b) Executives – The ultimate decisions will be made by the company executives. Points of interest to them will be the cost-effectiveness of VoIP, the increased worker productivity, and the ability to integrate the telephony system into a complete Unified Communications solution.
c) IT – Company techs will be responsible for the VoIP system. They will enjoy the fact that VoIP is more user-friendly and most features and updates will not require their assistance, freeing up time for other matters.
CHOOSE THE RIGHT DEPLOYMENT MODEL
VoIP gives you three deployment options:a) Premise – This is basically a continuation of your legacy system. It would mean a smaller change and more control of your system, but is more expensive and requires a comprehensive IT team.
b) Cloud – The opposite of a premise system, a cloud system would save money by outsourcing management or hosting. This option is becoming more common as the cloud gains popularity.
c) Hybrid – A hybrid system combines the best of both premise and cloud. A company that is not ready to part with its legacy system may choose a hybrid solution that will VoIP-enable their older system.
CHOOSE THE RIGHT VENDOR
The next step is deciding whether to continue with your Legacy provider or shop around for a new provider. If you have a positive business relationship with your current provider and they offer an enticing and affordable VoIP transition plan, that may be the best option.However this may be the time to move on to a smaller company that is more specifically suited to your company’s needs. Nowadays you will find many options, even outside the world of telephony.
PREPARE FOR THE IMPLEMENTATION PROCESS
The move to VoIP will be a big change and your company must be prepared.Step 1 – Review your phone system contract and determine whether you can replace your telephones and system.
Step 2 – Create a timeline with specific goals and targets. Assign responsibilities to specific people.
Step 3 – Perform a network assessment to decide if your system is ready for VoIP. This will also help in the decision between Premise or Cloud.
Step 4 – Determine what will change for your employees and prepare them for those changes.
Step 5 – Test the new system with a specific group of users to ensure it is working as promised, particularly during busy times.
Transitioning to VoIP may sound like a daunting task, but thousands of companies have made a successful transition with great benefits in the short and long term.
The costly and uniform telephony systems that dominated businesses for years are quickly becoming a thing of the past. IP Telephony is a more economic and flexible option that makes sense for most companies today. Whether you are looking to start fresh with a brand new IP Telephony system, or simply to upgrade your current system to better fit your needs, IP Phone: Top 10 Considerations, Buyer’s Guide from Ziff Davis is a must-read article. Below we highlight their top ten points that companies must consider when shopping for an IP Phone System.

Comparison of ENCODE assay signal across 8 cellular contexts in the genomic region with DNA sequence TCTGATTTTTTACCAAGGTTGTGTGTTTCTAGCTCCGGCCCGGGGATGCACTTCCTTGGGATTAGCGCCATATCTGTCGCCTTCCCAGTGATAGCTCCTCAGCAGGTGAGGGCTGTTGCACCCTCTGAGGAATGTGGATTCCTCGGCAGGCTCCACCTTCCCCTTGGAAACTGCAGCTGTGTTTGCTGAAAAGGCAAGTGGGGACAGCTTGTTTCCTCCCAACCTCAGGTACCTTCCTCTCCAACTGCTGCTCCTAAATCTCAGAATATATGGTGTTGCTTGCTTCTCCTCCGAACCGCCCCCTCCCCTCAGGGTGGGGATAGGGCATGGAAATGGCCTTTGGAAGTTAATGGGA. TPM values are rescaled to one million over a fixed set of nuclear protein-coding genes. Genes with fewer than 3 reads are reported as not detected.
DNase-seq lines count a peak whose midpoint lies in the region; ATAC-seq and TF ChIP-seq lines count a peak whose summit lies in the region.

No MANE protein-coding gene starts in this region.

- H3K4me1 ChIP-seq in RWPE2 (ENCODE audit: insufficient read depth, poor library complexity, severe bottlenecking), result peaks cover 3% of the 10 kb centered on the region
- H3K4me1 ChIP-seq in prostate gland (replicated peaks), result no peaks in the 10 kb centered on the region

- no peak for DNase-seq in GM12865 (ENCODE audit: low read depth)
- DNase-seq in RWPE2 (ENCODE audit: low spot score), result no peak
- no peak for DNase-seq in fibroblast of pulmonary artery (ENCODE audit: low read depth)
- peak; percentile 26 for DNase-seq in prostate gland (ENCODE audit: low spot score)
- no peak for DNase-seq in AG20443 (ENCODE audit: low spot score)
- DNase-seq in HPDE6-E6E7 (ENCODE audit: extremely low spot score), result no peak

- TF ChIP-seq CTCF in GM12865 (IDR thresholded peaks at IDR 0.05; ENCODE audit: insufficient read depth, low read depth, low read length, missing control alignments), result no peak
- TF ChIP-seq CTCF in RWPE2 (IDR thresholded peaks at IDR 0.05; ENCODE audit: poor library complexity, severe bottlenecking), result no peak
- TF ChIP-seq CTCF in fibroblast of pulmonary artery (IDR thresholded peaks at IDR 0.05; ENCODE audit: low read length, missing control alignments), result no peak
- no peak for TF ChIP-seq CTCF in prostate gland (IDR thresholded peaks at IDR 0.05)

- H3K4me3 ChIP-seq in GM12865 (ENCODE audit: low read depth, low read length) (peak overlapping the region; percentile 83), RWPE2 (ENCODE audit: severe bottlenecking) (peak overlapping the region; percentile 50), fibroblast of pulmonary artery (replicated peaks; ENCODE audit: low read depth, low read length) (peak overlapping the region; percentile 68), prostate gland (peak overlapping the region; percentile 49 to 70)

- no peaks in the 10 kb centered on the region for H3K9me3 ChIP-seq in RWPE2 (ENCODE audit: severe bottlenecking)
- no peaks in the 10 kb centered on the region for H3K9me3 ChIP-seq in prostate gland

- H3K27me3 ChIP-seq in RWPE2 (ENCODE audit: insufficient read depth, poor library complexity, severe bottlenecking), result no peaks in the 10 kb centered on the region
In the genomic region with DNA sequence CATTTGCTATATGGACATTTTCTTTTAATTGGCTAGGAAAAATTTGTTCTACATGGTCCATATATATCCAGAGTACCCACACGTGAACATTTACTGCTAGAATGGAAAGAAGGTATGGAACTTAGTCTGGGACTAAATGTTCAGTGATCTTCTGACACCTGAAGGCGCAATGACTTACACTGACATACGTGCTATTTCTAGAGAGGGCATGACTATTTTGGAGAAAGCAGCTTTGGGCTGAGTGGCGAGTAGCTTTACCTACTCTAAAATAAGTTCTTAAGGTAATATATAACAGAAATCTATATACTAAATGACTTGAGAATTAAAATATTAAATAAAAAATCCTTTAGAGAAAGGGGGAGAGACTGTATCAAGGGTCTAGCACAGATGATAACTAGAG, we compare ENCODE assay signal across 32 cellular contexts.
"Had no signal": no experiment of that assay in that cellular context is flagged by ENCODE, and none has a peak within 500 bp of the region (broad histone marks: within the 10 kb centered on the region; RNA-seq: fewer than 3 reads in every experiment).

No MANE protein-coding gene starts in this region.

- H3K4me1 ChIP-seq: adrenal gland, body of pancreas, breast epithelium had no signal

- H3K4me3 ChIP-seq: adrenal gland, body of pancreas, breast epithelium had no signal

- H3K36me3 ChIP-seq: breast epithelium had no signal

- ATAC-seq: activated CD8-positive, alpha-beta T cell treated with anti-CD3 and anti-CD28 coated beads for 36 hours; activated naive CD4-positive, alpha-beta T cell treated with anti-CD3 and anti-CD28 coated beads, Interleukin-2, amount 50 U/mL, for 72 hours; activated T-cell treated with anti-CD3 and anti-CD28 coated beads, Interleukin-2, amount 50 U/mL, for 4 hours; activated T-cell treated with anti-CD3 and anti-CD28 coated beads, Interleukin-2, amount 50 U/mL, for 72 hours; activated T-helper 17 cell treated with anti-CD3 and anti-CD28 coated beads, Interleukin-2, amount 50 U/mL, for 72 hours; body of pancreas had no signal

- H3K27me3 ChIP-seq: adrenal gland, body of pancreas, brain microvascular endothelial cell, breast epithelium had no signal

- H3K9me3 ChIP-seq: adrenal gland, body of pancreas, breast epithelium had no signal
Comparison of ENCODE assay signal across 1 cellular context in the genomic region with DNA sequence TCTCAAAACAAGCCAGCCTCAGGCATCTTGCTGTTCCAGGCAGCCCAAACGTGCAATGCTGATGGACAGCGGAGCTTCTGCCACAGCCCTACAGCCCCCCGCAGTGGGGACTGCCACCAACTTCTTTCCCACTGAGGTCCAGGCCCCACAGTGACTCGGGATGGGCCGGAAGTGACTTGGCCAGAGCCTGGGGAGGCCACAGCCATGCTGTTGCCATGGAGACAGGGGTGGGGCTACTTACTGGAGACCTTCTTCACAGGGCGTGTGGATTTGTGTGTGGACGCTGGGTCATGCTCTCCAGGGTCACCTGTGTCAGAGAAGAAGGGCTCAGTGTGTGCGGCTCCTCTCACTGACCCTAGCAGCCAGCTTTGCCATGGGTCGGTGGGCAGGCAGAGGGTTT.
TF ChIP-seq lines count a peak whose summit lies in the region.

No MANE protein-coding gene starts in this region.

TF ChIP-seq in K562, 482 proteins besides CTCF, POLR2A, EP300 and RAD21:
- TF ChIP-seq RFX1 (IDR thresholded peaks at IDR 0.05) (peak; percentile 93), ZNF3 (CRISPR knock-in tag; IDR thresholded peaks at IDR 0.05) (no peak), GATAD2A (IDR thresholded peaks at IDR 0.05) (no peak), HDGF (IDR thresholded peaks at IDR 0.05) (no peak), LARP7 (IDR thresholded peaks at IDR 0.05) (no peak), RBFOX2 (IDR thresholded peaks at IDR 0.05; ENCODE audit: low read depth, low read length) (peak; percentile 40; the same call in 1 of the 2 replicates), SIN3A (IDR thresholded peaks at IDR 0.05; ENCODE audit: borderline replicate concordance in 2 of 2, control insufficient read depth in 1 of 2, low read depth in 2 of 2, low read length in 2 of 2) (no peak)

Usage – While legacy phones were solely meant for voice calls, IP phones have a much wider range of capabilities and options. From video to conferencing to messaging, considering how the phones will be used allows you to get the most out of the system.
Who – We used to choose one type of phone and all employees would use the same one. IP phones, on the other hand, come in many varieties and can be used in more places. Now more employees can have phones and each type of employee can have a certain type of phone.
Type – Desktop phones were the only option in the past, but IP phones come in a number of forms. Decide whether your employees need traditional-looking desk phones, softphones, or even wireless devices.
Budget – Telephony systems are no longer a major investment expected to last for years. The cost of transitioning to VoIP has dropped greatly and the overall cost of telephony and equipment is lower as well. Different budgets may be assigned to different employees or departments.
Voice – Traditionally, telephony was only used voice. And voice is still the number one use today. While VoIP may not offer the same quality of voice as a legacy system, it is a less expensive option. HD voice is an emerging market to consider.
Features – Your company should weigh its required features and desired features. Choose a system that offers everything you ‘need’ and then look for extras.
Display – Different systems offer all different kinds of display options. From basic text to bigger and better screens to camera and video, your company must think about what kind of display it needs.
Video – Along the same line, video is now an option with IP telephony. If some or all employees need video, they will need video-enabled devices and a network to support it. However, IP phones can only take you so far with video.
Mobile – If desk phones are no longer a necessity at your business, you may begin shifting towards mobility. Some IP phones are compatible with mobile phones or can help the company begin to shift in that direction.
Power – It is no longer a requirement to use AC power and keep telephones close to outlets. Your company may opt for Power over Ethernet (PoE) which allows power and connectivity to use the same cable.